[UPDATE: John Sheridan from AGIMO comments below that Ecma 376 1st Edition was intended, and I respond]

Rethinking OOXML Validation, Part 1

ODF Plugfest Venue
Brussels ODF Plugfest venue

At the recent ODF Plugfest in Brussels, I was very interested to hear Jos van den Oever of KOffice present on how ODF’s alternative “flat” document format could be used to drive browser based rendering of ODF documents. ODF defines two methods of serializing documents: one uses multiple files in a “Zip” archive, the aforementioned “flat” format combines everything into a single XML file. Seeing this approach in action gelled with some thoughts I’d been having on how better to validate OOXML documents using standards-based XML tools …

Unlike ODF, OOXML has no “flat” file format – its files are OPC packages built on top of Zip archives. However, some interesting work has already been done in this area by Microsoft’s Eric White in such as blog posts as The Flat OPC Format, which points out that Microsoft Word™ (alone among the Office™ suite members [UPDATE: Word and PowerPoint can do this]) can already save in an unofficial flat format which can be processed with standards-based XML tools like XSLT processors.

Rather than having to rely on Word, or stick only to word processing documents, I thought it would be interesting to explore ways in which any OOXML document could be flattened and processed using standards-based processors. Ideally one would then also write a tool that did the opposite so that to work with OOXML content the steps would be first to flatten it, then to do the processing, and then to re-structify it into an OPC package.

Back to XProc

I have already written a number of blog posts on office document validation, and have used a variety of technical approaches to get the validation done. Most of my recent effort has been on developing the Office-o-tron, a hand-crafted Java application which functions primarily by unpacking archives to the file system before operating on their individual components. Earlier efforts using XProc has foundered on the difficulty of working with files inside a Zip archive — in particular because I was using the non-standard JAR URI scheme which, it turns out, is not capable of addressing items with certain names (e.g. “Object 1”) that one typically finds inside ODF documents.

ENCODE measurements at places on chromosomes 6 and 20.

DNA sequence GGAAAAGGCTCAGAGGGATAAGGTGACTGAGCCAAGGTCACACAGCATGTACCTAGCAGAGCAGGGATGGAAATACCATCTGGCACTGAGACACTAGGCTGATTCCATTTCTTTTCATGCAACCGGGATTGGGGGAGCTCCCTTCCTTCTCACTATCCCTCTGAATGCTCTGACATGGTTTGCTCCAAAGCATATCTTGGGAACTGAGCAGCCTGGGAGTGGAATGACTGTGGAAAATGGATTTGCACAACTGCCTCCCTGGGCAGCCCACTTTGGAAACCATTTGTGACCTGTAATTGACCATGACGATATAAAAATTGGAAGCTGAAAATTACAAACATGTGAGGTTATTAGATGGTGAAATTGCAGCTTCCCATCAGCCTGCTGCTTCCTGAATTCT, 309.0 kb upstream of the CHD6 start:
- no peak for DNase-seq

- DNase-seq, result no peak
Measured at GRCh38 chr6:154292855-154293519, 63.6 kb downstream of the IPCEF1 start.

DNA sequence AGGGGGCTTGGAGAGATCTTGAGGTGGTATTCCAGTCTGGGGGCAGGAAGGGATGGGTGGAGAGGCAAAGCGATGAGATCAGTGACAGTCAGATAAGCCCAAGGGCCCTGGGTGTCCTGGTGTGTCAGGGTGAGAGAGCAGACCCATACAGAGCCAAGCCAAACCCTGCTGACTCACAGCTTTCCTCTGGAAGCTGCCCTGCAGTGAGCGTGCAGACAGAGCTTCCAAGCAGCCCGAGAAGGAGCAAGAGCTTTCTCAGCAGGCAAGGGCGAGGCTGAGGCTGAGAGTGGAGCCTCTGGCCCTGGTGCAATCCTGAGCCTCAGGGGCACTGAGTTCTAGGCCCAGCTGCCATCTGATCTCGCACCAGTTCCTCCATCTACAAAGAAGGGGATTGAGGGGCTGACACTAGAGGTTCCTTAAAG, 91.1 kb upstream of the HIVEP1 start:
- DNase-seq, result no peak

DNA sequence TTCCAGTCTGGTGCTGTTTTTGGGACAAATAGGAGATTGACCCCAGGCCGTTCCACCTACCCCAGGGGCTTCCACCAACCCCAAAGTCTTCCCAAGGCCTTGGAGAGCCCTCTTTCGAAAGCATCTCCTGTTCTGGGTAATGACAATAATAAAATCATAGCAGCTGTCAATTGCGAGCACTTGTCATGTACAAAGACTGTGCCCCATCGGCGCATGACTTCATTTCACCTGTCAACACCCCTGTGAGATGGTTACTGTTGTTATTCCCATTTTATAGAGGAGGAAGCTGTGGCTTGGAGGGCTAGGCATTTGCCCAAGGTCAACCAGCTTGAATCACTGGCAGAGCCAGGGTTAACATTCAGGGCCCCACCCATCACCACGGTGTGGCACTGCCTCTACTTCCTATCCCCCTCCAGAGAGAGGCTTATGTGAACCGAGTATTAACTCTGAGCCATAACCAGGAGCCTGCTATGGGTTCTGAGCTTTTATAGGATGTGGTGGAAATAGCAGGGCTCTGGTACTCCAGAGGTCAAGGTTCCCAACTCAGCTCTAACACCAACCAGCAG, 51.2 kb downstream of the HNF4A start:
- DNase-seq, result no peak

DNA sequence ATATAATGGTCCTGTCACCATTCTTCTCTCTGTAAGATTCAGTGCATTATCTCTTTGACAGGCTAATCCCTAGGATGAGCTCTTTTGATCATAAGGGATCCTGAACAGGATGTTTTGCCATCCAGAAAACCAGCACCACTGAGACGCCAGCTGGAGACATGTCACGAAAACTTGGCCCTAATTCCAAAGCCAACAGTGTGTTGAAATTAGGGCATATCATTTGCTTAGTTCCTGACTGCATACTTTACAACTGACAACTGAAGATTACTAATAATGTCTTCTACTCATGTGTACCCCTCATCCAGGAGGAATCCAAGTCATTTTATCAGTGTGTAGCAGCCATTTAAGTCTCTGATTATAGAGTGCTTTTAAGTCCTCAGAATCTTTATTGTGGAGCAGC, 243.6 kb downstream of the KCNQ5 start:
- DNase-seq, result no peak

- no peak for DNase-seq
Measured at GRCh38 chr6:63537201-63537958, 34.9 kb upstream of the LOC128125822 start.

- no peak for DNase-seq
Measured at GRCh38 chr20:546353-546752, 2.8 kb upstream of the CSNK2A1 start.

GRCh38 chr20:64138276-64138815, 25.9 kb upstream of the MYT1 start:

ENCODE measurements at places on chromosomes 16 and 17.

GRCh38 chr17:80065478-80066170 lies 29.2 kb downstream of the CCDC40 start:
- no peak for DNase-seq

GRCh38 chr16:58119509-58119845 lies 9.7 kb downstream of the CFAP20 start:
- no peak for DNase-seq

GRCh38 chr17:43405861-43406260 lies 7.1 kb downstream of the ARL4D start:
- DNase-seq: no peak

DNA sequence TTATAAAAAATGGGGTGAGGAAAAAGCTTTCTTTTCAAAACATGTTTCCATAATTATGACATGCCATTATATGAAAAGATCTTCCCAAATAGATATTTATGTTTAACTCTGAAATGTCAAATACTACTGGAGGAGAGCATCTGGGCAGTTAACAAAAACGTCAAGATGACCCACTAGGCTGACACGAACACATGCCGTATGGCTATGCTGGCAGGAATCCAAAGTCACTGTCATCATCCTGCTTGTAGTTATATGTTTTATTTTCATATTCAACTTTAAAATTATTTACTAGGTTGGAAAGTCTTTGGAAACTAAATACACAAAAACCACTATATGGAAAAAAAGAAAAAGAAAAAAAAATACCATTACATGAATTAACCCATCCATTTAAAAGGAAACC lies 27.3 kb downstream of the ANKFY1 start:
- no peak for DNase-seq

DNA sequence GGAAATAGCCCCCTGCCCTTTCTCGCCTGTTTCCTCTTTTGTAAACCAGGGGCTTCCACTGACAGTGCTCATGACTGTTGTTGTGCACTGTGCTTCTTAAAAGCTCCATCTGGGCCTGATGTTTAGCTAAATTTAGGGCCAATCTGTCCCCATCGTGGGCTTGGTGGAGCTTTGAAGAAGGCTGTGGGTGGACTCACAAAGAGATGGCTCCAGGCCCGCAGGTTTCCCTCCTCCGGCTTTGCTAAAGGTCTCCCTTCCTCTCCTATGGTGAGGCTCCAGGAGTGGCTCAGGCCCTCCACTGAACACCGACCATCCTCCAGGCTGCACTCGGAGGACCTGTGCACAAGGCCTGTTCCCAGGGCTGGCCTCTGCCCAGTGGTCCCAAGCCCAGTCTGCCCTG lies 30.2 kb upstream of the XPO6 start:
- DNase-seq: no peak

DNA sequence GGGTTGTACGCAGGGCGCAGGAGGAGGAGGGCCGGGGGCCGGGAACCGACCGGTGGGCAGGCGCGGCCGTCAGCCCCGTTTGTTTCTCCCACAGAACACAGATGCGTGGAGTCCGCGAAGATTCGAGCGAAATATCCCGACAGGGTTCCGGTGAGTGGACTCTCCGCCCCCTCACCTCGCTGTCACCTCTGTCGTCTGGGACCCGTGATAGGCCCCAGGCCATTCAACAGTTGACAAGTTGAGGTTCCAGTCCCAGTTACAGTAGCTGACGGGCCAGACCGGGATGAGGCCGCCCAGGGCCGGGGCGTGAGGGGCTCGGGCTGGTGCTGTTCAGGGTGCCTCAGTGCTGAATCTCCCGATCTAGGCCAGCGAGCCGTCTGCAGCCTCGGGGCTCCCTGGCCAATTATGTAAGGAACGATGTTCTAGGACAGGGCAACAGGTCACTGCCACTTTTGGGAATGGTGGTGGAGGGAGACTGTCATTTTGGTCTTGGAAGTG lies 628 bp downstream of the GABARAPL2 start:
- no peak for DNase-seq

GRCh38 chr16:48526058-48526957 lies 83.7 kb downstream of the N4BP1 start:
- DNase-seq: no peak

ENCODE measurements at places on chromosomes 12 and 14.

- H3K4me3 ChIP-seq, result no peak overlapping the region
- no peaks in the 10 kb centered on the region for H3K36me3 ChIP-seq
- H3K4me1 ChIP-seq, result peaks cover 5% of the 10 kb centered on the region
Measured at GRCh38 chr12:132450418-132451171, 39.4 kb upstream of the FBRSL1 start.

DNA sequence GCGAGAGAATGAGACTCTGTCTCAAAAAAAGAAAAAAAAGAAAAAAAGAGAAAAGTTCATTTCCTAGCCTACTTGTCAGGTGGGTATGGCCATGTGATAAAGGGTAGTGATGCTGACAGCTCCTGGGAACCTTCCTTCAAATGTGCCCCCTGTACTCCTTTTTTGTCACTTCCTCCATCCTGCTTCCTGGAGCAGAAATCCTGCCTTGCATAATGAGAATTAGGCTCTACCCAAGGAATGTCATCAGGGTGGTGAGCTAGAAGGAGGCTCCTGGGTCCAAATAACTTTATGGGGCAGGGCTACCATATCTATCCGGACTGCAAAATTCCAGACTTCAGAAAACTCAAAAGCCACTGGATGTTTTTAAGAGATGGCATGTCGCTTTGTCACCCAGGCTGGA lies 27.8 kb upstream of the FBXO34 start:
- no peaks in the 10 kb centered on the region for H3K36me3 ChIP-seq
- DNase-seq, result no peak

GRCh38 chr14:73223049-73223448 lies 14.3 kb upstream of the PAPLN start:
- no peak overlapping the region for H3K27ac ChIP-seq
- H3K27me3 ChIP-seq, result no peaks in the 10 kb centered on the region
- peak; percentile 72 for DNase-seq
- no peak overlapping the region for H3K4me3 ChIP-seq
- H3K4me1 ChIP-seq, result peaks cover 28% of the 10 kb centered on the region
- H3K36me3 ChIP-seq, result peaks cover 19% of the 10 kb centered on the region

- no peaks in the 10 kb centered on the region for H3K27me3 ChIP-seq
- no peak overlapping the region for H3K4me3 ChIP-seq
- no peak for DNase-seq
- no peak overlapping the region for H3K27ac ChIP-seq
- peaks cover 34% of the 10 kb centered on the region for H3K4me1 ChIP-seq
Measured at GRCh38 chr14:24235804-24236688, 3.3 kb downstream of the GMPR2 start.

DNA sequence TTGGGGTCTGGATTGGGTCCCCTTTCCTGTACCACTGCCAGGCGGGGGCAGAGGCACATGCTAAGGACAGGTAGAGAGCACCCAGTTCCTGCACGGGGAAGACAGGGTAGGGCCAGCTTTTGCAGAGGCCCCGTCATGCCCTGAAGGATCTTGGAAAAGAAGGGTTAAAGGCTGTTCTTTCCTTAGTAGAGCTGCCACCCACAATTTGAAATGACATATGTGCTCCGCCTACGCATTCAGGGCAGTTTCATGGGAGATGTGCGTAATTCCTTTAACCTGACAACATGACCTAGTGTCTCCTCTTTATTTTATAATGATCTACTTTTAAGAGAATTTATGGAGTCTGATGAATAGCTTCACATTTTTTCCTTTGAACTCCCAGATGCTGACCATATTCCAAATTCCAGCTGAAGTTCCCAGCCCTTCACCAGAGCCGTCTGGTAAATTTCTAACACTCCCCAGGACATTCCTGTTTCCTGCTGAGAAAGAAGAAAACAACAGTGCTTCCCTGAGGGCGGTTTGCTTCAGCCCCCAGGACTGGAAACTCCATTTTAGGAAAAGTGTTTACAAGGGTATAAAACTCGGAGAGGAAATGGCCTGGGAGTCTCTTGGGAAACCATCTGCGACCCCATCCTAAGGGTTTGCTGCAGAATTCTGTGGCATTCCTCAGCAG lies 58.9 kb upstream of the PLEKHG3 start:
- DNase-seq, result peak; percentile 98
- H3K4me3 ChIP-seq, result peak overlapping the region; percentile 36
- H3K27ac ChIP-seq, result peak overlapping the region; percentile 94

However, armed with knowledge gained from developing Office-o-tron, and looking again at Zip handling extension functions of the Calabash XProc processor, made me think there was a way XProc could be used to get the job done. Here’s how …

Inspecting an OPC package

OOXML documents are built using the Open Packaging Convention (OPC, or ISO/IEC 29500-2), a generic means of building file formats within Zip archives which also happens to underpin the XPS format. OPC’s chief virtue – that it is very generic – is offset by much (probably too much) complexity in pursuit of this goal. Before we can know what we’ve got in an OPC package, and how to process it, some work needs to be done.

Fortunately, the essence of what we need consists of two pieces of information: a file inside the Zip guaranteed to be called “[Content_Types].xml”, and a manifest of the content of the package. XProc can get both of these pieces of information for us:

<?xml version="1.0"?>
<p:pipeline name="consolidate-officedoc"

  <p:import href="extensions.xpl"/>

  <!-- specifies the document to be processed -->
  <p:option name="package-sysid" required="true"/>

  Given the system identifer $package-sysid of an OOXML document,
  this pipeline returns a document whose root element is archive-info
  which contains two children: the [Content_Types].xml resource
  contained in the root of the archive, and a zipfile element
  created per the unzip step at:
  <p:pipeline type="xo:archive-info">

    <p:option name="package-sysid" required="true"/>